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Cape Coral approves mooring field ordinance

June 19, 2018
By CHUCK BALLARO (news@breezenewspapers.com) , Cape Coral Daily Breeze

Cape Coral now has the ability to regular moorings in the Bimini Basin.

City Council voted 7-0 to establish a mooring field in the South Cape waterbody, an area the city hopes will attract private investment to make it one of the crown jewels of the community.

For development to happen, the water needs to be clean, proponents of the ordinance said, adding poor water quality would be an impediment to future growth.

The ordinance establishes rules, identifies the responsibility of tenants, amenities and services, leasing requirements, speed limits, evacuation plans, expansion plans and provides direction for the area.

Noteworthy regulations include the "515" rule, which is 5 days in, one out, then five more days in within a given month; commercial activities are prohibited (with the exception of pump-out vessels and water taxis); vessels will be removed in advance of special events, and unattended vessels will be removed after 72 hours unless the harbormaster is otherwise advised.

The public had two opportunities in April and May to provide input on the mooring field proposal.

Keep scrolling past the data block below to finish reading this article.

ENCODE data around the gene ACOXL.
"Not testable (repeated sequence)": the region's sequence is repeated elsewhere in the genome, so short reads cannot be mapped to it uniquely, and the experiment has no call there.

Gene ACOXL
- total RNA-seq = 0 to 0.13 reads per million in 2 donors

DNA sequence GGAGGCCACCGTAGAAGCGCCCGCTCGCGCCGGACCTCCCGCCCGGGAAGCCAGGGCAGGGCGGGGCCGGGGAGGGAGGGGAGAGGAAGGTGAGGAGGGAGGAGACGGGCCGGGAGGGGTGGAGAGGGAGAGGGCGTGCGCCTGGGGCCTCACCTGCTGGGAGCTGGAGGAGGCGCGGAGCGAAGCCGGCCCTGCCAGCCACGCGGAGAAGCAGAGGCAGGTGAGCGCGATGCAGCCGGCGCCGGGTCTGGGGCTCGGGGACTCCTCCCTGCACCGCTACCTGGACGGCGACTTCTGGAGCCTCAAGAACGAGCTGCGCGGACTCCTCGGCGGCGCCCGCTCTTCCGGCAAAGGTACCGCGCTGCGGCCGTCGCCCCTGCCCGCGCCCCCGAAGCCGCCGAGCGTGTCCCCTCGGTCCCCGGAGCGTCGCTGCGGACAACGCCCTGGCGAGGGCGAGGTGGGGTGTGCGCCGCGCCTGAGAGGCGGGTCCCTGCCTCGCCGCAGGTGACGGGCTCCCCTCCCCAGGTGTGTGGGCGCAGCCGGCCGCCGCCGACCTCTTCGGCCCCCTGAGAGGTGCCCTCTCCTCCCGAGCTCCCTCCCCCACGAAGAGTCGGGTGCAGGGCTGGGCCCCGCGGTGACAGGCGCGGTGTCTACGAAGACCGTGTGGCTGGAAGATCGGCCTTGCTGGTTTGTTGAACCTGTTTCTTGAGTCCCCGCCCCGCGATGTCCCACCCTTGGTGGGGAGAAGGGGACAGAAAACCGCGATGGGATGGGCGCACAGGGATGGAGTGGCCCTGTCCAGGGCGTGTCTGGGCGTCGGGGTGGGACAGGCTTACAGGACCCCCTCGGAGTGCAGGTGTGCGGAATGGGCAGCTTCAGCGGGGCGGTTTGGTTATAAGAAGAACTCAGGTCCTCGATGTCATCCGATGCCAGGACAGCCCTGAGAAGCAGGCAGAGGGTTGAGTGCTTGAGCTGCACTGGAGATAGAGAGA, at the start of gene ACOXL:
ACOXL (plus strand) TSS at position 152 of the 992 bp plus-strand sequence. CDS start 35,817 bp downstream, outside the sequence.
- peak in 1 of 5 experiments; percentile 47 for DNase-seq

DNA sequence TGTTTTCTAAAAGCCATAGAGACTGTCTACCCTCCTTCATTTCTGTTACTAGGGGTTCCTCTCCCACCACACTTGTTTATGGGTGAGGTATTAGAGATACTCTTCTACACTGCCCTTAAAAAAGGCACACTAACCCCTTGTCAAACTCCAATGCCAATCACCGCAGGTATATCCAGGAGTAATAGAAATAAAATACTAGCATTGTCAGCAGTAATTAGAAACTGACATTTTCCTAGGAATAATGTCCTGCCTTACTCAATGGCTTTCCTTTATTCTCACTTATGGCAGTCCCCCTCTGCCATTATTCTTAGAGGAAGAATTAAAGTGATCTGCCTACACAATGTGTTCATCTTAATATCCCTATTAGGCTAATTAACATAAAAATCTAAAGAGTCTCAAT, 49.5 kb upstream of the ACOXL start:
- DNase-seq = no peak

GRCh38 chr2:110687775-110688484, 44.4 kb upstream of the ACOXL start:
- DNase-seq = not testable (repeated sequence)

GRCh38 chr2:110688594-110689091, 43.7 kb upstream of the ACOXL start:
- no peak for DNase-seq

Many were concerned about how many boats would be allowed to anchor there, the impact the then-proposed ordinance would have on the water, noise levels, long-term users and what amenities the field would have.

Representatives of the Cape Coral Sailing Club stated that although they approved of a mooring field ordinance, it was not ready for passage. They said the time limits were too restrictive and appeared to be a hodgepodge of other ordinances.

Councilmember Marilyn Stout's concern was that there was no cost analysis for implementation presented.

"It is hard to support an ordinance when you don't have the cost and when you have stakeholders who have not been included," said Stout, who did eventually vote for the measure. "We can't control Bimini Basin without an ordinance, but there must be some minimum cost to make us more comfortable we can afford this."

The ordinance is a first step. Planning, design and permitting from state and federal agencies are next, followed by construction, the cost of which is not yet known.

In other business:

* The city council also started the process in regards to Seven Islands. Council created a Seven Islands sub-district in the city's Comprehensive Plan, which will be a mixed-use overlay and provide parameters for the site.

* Unanimously approved an impact fee deferral pilot program to help provide more affordable housing for the city.

The parameters would be single-family homes, with a household income less than 120 percent of the area's median income. The buyer's first mortgage can not exceed 30 percent of the projected annual income for the household unless approved by the primary lender.

The program is limited to non-profit housing development programs, Habitat for Humanity and Cape Coral Housing Development Corporation.

Kitty Green of Habitat for Humanity of Lee and Hendry Counties said they plan to build more homes in Cape Coral in the coming year.

 
 
 

 

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